Science

How Analytical Tools Could Help Alt Proteins Replicate the Flavor of Meat

Analytical tools widely used in chemistry could have the potential to help alt protein products achieve taste parity with meat, Lorna De Leoz of Agilent Technologies has told Food Manufacture.

In particular, a tool known as Liquid Chromatography with Mass Spectrometry (LC/MS) could help to improve the properties of plant-based and cultivated products. LC/MS is already widely used across several industries, including in the analysis of pharmaceuticals and pesticides. However, the ability of the technology to analyze the molecular makeup of a product could also allow for improvements in several areas of alt meat production, including flavor, nutritional value, and aroma.

By using LC/MS, researchers can compare the compounds in alternative proteins to those in conventional meat, including the ones responsible for salty, bitter, and umami tastes. This could make it possible to reformulate meat alternatives to more closely replicate the flavor of animal meat. Furthermore, the technology can identify the quantity of nutrients present in both types of products, ensuring that alt proteins are nutritionally on par with conventional meat.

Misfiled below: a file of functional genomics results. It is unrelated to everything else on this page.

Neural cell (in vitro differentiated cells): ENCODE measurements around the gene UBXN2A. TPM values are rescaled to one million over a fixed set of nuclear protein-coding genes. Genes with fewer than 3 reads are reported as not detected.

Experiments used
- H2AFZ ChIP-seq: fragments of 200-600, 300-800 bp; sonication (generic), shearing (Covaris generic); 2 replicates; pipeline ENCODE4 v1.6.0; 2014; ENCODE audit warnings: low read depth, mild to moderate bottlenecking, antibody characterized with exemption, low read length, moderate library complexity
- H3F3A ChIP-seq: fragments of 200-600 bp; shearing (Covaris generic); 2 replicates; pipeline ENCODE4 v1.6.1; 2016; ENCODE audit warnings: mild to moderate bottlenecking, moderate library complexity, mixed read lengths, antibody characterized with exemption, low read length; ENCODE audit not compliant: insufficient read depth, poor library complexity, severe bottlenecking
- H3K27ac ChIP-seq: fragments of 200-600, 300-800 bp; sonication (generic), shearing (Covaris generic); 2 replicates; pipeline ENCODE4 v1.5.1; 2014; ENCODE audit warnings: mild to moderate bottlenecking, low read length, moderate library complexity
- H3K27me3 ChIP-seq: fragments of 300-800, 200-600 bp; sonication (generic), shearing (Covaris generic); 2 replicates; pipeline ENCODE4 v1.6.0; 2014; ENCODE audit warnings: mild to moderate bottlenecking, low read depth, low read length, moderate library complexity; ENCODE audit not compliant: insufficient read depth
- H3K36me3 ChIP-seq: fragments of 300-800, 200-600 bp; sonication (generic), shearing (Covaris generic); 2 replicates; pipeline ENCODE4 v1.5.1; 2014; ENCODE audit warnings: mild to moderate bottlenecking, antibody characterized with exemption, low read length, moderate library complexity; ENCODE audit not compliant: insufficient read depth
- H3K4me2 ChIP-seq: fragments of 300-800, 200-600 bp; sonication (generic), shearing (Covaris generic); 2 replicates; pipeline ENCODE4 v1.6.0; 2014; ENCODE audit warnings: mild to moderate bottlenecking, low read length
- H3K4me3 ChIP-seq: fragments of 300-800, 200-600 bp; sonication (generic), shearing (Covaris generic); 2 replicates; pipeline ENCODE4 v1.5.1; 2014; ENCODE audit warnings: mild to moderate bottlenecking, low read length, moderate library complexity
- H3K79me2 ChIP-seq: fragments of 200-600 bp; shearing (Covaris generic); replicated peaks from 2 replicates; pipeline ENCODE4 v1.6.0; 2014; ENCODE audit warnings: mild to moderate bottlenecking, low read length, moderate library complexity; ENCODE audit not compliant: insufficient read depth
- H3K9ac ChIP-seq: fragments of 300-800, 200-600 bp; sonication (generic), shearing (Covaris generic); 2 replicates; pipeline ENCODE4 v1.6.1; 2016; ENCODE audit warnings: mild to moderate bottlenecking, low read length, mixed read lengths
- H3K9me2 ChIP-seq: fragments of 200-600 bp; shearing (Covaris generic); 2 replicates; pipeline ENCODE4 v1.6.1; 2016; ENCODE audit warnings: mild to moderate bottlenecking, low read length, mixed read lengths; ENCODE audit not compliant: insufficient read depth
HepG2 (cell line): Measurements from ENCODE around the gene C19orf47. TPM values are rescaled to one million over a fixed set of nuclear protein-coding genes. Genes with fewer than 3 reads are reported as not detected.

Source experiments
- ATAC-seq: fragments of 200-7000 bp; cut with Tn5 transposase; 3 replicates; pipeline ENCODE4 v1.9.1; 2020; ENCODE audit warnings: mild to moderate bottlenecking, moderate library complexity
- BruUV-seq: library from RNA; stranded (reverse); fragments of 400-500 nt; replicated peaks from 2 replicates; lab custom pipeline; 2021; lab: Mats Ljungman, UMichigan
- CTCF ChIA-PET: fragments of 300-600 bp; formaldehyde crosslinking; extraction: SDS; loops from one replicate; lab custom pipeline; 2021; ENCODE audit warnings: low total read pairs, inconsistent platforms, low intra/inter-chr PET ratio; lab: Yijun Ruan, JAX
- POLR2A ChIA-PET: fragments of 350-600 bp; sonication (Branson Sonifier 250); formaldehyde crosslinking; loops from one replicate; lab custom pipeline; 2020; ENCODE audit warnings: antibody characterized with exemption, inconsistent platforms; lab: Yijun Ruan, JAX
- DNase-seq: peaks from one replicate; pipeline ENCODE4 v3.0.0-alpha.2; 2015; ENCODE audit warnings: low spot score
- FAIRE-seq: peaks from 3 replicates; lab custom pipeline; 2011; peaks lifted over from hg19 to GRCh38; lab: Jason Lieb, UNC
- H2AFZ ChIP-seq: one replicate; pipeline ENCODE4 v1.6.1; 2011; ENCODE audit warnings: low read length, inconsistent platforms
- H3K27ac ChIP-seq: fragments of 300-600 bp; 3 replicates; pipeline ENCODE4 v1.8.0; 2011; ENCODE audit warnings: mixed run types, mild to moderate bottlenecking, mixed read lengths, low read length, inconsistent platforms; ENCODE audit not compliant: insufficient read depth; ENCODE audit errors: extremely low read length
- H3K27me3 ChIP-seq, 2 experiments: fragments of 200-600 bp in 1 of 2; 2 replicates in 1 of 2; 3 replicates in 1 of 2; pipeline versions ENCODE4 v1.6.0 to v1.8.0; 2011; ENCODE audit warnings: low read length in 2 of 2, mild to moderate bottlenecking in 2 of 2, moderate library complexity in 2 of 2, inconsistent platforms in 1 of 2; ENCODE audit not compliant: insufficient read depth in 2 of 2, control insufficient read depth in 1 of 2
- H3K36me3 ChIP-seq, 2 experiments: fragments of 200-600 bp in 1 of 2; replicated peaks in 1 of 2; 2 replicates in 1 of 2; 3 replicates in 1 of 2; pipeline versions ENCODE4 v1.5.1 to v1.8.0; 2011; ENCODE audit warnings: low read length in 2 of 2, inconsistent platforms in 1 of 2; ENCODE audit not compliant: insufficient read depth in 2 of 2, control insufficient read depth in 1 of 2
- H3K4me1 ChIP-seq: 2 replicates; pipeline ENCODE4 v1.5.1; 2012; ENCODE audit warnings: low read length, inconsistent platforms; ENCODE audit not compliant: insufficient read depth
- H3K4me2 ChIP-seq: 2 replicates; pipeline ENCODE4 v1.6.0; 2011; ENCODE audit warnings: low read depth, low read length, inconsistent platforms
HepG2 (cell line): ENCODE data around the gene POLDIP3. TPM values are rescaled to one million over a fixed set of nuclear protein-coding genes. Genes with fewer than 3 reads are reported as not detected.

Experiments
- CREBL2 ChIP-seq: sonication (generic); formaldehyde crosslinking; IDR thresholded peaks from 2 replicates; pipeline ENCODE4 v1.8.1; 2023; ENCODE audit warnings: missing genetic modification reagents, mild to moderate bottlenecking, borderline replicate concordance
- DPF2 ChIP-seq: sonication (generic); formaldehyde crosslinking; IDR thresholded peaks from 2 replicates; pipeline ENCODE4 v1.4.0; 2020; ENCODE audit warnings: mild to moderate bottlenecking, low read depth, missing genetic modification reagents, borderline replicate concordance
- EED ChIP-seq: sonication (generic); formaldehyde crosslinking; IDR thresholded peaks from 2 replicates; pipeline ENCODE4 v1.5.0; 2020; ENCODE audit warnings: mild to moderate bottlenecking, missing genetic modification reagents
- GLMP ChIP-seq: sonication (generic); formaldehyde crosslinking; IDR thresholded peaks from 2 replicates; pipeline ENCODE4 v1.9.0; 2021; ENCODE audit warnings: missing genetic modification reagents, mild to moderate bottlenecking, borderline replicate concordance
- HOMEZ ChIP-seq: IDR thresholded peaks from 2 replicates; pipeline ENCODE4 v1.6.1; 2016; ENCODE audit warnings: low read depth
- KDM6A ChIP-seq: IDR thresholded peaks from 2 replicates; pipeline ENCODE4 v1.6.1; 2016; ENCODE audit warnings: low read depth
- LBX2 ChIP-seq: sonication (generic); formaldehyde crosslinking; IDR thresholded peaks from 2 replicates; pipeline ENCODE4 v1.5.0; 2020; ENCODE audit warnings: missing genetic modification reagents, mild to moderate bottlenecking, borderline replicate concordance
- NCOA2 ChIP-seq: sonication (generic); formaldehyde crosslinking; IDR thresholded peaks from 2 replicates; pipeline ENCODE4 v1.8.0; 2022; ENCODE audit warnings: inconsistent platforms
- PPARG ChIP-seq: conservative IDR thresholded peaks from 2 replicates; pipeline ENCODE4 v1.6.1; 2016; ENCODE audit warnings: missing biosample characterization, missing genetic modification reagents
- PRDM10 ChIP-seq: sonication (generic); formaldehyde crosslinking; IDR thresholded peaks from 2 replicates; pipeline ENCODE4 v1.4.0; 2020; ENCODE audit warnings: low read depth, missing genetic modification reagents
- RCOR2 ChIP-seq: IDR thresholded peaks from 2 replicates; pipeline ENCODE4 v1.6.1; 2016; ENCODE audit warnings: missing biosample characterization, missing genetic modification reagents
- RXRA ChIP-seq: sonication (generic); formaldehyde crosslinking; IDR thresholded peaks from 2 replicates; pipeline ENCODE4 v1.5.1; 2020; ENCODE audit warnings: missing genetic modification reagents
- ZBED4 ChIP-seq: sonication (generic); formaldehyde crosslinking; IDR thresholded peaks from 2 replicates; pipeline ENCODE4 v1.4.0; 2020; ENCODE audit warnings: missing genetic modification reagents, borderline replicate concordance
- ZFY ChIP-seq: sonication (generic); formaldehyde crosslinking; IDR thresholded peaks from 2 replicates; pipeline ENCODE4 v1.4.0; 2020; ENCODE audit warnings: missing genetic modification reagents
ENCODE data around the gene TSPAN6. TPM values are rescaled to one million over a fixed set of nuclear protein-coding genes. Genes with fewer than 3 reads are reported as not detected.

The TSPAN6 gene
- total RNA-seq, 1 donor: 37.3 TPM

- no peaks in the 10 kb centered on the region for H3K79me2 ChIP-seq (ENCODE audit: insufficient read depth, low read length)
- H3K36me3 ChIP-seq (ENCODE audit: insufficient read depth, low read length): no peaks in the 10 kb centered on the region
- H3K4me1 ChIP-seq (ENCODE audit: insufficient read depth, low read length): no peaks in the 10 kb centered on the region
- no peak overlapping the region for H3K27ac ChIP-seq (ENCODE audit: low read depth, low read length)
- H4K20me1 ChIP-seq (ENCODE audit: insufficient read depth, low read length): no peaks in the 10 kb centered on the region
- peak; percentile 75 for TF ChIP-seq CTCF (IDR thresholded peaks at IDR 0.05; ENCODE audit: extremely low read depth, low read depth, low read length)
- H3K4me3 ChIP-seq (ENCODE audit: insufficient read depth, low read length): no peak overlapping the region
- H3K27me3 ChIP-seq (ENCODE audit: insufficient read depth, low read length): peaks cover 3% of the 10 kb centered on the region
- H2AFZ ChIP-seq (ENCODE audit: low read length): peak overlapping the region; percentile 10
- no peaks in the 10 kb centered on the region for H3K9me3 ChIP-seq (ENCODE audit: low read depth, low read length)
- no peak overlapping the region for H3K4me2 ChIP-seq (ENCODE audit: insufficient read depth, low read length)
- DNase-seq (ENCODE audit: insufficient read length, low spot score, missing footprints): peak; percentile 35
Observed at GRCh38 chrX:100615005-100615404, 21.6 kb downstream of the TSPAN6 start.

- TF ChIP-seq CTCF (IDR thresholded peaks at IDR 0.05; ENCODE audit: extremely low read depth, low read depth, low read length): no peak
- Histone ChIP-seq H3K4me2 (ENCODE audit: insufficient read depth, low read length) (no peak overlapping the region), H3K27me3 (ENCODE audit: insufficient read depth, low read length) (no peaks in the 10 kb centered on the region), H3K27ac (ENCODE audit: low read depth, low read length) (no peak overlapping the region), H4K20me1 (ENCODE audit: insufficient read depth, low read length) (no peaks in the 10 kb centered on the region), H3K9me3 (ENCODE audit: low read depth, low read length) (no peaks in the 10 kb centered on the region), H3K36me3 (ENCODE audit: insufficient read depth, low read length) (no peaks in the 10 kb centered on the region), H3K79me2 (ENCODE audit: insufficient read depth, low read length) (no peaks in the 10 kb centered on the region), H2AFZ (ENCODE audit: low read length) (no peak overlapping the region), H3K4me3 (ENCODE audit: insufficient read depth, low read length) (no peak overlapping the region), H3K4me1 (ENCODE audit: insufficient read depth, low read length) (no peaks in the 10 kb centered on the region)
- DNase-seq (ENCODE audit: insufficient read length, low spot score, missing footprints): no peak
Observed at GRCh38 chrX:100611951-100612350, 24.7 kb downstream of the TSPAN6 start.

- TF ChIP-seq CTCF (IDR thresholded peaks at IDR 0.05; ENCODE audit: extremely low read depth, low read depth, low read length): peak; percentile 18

The Live Green Co. percision fermentation plant, Chile
©The Live Green Co

Efficiency in alt protein R&D

Scientists conducting R&D in the field of alternative proteins are increasingly seeking more efficient methods than trial and error. One technology rapidly gaining in popularity is artificial intelligence, which can rapidly identify previously unknown compounds in plants. Companies active in this area include US-based Brightseed, which is working to identify plant-derived phytonutrients, and The Live Green Co, which uses machine learning to analyze and replicate the taste of meat through plant-based ingredients.

Meanwhile, food engineer Camila Perussello PhD recently told vegconomist that the alt protein sector could take inspiration from Formula 1 by using modeling & simulation (M&S). This involves the use of computational tools to predict and optimize results across the supply chain.

“M&S provides pivotal evidence for technical and managerial decision-making using a limited set of experiments,” said Perussello. “What could take months of experimentation to generate responses can be accomplished in a day of computer simulation. This tool can literally improve any aspect of the food industry you can think of, from field to fork and beyond.”

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